HC Deb 05 April 1976 vol 909 cc3-5
2. Mr. Peter Morrison

asked the Secretary of State for Industry whether he has any plans to meet the Chairman of BSC.

14. Mr. Anthony Grant

asked the Secretary of State for Industry when he next proposes to meet Sir Charles Villiers, Chairman-designate of the British Steel Corporation.

15. Mr. Michael Marshall

asked the Secretary of State for Industry what discussions he has had with the new Chairman of British Steel, both before and after his appointment to that office.

21. Mr. Crawford

asked the Secretary of State for Industry when he next intends to meet the Chairman of the British Steel Corporation.

Mr. Varley

I met the Chairman and the Chairman-designate on 15th and 12th March respectively. No dates have so far been arranged for further meetings, but as and when needed I meet the Chairman on a wide range of matters affecting the Corporation.

Mr. Morrison

When the Secretary of State met the Chairman, did he tell him the real reasons behind his decision not to reappoint him, namely, that he was running the BSC very well, and well for Britain as a whole, but just happened not to be fitting in with Socialist ideology at present?

Mr. Varley

I do not know whether even Sir Monty Finniston would agree with that. I assume that the hon. Gentleman is trying to help in the situation. Sir Monty will have completed nearly 10 years as either Chief Executive of BSC or Deputy Chairman of the Organising Committee when his term comes to an end in September. I should like to place on record my admiration of the work, energy and devotion that he has put into the Corporation over those years, and I know that he is fully committed to making the nationalised industry a success.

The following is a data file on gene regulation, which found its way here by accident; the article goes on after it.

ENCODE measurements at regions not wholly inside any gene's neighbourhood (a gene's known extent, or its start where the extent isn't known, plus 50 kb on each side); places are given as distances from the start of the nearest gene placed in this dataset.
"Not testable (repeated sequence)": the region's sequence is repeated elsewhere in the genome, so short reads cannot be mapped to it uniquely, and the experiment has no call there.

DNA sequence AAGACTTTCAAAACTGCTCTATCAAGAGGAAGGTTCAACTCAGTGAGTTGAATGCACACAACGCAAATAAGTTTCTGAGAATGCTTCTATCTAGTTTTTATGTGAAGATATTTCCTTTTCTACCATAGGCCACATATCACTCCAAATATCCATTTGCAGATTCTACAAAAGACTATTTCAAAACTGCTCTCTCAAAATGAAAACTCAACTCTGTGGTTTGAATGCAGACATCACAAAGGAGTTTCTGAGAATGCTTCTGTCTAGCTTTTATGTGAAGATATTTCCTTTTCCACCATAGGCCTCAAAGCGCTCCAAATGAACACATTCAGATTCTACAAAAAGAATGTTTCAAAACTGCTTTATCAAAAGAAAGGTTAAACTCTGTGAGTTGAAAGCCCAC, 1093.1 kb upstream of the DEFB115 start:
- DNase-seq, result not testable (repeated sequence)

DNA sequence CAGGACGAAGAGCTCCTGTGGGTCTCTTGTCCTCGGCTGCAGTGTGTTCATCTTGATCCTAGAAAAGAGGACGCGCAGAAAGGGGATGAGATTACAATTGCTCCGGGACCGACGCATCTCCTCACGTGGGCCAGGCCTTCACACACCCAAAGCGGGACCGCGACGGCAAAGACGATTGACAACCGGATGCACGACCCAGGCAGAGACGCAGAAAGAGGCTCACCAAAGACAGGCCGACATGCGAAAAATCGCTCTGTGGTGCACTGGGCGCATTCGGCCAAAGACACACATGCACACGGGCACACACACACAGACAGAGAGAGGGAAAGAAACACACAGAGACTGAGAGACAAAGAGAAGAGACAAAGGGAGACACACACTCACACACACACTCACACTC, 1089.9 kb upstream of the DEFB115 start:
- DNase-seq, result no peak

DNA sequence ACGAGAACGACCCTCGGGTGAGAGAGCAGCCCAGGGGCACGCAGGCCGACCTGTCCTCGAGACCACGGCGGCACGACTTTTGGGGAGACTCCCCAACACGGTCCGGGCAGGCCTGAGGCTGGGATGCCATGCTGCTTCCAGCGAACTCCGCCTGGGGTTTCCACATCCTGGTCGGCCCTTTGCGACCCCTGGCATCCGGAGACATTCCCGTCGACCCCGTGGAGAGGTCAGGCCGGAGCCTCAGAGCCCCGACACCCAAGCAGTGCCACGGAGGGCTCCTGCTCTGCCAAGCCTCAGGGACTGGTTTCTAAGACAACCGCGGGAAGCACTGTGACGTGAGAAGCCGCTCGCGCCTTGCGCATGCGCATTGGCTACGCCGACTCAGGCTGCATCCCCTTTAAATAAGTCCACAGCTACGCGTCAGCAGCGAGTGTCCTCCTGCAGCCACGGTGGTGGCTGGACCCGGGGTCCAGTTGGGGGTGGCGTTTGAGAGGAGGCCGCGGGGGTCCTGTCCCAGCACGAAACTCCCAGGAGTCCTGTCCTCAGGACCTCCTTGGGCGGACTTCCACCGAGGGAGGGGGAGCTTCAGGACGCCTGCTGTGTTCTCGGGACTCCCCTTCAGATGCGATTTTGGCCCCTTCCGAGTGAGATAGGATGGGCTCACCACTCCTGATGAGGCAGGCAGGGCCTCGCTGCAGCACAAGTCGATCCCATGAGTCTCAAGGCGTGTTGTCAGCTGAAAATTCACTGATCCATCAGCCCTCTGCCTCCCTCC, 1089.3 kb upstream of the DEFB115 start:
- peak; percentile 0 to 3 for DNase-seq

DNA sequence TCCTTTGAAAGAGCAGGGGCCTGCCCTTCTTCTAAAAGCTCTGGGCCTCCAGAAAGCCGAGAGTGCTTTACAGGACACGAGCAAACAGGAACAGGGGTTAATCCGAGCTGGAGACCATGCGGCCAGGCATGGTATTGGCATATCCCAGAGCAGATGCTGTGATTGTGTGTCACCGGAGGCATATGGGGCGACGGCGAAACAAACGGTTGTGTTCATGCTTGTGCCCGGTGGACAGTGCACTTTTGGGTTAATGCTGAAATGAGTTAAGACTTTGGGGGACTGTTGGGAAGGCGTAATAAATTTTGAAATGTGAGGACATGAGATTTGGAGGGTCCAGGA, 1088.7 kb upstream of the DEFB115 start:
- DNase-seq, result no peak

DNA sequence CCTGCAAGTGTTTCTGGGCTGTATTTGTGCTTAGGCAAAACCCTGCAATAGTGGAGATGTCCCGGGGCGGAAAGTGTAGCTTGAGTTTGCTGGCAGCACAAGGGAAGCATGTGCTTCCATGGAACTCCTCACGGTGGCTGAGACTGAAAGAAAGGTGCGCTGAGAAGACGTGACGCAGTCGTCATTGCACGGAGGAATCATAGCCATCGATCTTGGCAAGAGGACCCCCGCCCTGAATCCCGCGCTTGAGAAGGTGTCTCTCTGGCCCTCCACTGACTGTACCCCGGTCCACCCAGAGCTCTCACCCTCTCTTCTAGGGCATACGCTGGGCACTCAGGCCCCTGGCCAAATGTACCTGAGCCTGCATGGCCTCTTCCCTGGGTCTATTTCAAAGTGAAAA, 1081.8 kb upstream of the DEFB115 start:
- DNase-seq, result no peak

Mr. Grant

When the Secretary of State meets the Chairman-designate, will he encourage him to stand firm on the agreement made by Sir Monty with the unions in February to reduce overmanning in the industry?

Mr. Varley

I have had one preliminary discussion with Sir Charles Villiers about the prospects of the Corporation. It is the most important manufacturing industry in the country. It will take some time before everything comes right within that industry, but Sir Charles is very keen on improving industrial relations and he is well aware of some of the problems of the Corporation.

Mr. Skinner

Why was it found necessary to appoint Sir Charles Villiers to this post? Are there no Socialists capable of carrying out these important jobs as chairmen of nationalised industries? Does not my right hon. Friend agree that these are the most likely representatives to do the job correctly on our behalf?

Mr. Varley

I want to see those who head the nationalised industries committed to making those industries a success. There is no reason to doubt that Sir Charles Villiers is competent and able to deal with the problems of the industry. My hon. Friend will know that Sir Charles did magnificent work as the Chairman of the Industrial Reorganisation Corporation between 1968 and 1971.

Mr. Marshall

When he met Sir Charles Villiers, did the Secretary of State discuss the need for terms of reference under which the Chairman-designate can see the British Steel Corporation operating in a vigorous and profitable manner? When legislation comes forward to increase the BSC's borrowing requirement, may we have a total rethink about the way in which the Government are crippling the activities of senior management of the BSC?

Mr. Varley

I am not prepared to take lessons from Conservative Party spokesmen on the relationship between the Government and nationalised industries, The hon. Gentleman will recall the unwarranted interference that took place between 1970 and 1972 in the activities of the Joint Steering Group. I assure the hon. Gentleman that we shall never meddle in the way that the Conservative Party meddled at that time.

Mr. Gwilym Roberts

Further to my right hon. Friend's answer to my hon. Friend the Member for Bolsover (Mr. Skinner), does he agree that acceptance of Socialist doctrine by the chairman of any major public sector operation is an essential key to the success of that operation?

Mr. Varley

Of course, it is essential that the industries become well managed and efficiently run. There is nothing in the appointment of Sir Charles Villiers that contradicts that view.

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